13      Rebecca and Craig assert that trial counsel was ineffective for allowing them to waive the GAL’s conflicts of interest.  We reject this argument as Rebecca and Craig have not made a prima facie showing of prejudice.  See State v. Smith, 198 Wis. 2d 584, 590, 543 N.W.2d 512 (Ct. App. 1995).  First, without more, we can see no prejudice posed by the GAL’s employment in a law firm with previous connections to the presiding judge, and Rebecca and Craig have not developed such an argument for us.  Second, the GAL’s representation of Rebecca at a CHIPS hearing does not automatically disqualify her when there is no indication that confidential information was disclosed during that brief time that could taint the proceedings.  Cf. id. at 588-89.  Rebecca and Craig have not argued that the GAL used any information that she received as Rebecca’s counsel against Rebecca or Craig at trial.  Instead, they argue that even with valid waivers, disqualification of the GAL was necessary and a new trial is required.  We disagree with such a drastic remedy.  The costs and delays associated with repeating both the fact-finding and dispositional stages of these proceedings are unwarranted “unless there is a danger that [their] rights have been compromised.”  Id. at 590.  As neither has claimed there has been actual prejudice, or supplied any information from which we might find actual prejudice, there is no reason to invalidate the prior proceeding.  See id. 

14      Rebecca and Craig also state that their oral waivers at the court hearing were insufficient and, therefore, invalid.  We disagree.  A private conversation between attorney and client about the nature of the conflict and the client’s wishes, a summarization of this private conversation for the court, and a court’s independent verification with the client satisfies the requirements for a valid waiver.  State v. Cobbs, 221 Wis. 2d 101, 106, 584 N.W.2d 709 (Ct. App. 1998).  That is what happened here.  Although a court may exercise discretion in rejecting a waiver request, our case law does not require such a result.  State v. Demmerly, 2006 WI App 181, ¶13, 296 Wis. 2d 153, 722 N.W.2d 585.  Rebecca’s and Craig’s waivers were valid.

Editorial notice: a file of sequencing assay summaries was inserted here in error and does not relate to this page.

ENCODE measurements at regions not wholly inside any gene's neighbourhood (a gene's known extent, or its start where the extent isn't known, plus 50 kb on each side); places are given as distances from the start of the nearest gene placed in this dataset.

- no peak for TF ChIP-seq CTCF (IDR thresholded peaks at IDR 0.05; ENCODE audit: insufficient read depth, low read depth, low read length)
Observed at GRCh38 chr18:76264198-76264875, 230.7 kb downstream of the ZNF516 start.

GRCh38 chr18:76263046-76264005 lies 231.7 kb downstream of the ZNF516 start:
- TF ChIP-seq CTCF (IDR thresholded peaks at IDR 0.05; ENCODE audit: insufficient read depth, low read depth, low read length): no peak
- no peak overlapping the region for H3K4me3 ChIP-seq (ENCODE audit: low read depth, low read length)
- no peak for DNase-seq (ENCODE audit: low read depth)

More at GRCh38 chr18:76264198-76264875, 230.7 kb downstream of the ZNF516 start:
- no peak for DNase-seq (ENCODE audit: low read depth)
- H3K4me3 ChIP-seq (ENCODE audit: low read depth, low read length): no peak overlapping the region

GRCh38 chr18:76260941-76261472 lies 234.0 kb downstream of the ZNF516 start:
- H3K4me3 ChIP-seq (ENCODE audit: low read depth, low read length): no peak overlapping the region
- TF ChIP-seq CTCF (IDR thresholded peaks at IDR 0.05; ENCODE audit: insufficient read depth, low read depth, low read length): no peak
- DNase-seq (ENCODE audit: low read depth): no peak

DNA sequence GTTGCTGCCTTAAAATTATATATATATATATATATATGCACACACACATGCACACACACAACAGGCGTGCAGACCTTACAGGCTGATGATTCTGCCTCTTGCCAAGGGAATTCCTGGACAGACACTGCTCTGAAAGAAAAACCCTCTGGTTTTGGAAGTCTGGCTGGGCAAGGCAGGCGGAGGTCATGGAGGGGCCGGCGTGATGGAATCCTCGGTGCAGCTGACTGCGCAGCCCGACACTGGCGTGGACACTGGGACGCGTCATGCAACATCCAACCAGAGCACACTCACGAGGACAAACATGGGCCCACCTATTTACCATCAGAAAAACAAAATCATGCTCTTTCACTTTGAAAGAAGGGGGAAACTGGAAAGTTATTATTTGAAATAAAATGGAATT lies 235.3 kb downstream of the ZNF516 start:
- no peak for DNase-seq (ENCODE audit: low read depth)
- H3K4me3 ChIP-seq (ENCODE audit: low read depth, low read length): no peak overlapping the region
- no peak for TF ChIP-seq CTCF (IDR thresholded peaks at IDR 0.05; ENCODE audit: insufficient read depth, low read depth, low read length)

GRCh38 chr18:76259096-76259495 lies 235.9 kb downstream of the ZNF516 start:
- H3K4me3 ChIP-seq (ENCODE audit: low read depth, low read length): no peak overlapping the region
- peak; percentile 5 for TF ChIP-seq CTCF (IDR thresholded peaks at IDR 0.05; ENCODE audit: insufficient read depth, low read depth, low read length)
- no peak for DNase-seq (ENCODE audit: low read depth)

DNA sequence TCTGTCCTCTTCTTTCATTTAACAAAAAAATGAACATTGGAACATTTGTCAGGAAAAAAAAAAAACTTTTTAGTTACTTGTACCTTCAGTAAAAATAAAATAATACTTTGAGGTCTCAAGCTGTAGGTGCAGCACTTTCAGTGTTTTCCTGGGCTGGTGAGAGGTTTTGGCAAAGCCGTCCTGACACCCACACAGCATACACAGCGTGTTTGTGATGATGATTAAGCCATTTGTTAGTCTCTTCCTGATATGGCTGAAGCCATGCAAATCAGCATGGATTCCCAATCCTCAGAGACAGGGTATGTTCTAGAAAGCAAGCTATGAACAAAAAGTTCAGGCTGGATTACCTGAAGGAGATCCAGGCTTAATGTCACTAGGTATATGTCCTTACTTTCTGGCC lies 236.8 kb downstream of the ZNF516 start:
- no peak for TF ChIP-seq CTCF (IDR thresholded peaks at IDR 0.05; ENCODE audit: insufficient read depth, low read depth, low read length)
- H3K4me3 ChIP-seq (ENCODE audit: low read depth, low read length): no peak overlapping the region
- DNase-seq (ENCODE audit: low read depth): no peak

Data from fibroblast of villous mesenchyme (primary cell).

15      As Rebecca and Craig cannot show both that trial counsel was deficient and that they were prejudiced by this deficient performance, and as they validly waived any conflicts of interests by the GAL, we affirm the order of the circuit court terminating their parental rights to Erica.

            By the Court.—Order affirmed.

            This opinion will not be published.  See Wis. Stat. Rule 809.23(1)(b)4.



[1]  This appeal is decided by one judge pursuant to Wis. Stat. § 752.31(2)(e) (2011-12).  All references to the Wisconsin Statutes are to the 2011-12 version unless otherwise noted.


[2]  We granted Rebecca’s and Craig’s motions to consolidate their appeals.  Wis. Stat. Rule 809.10(3).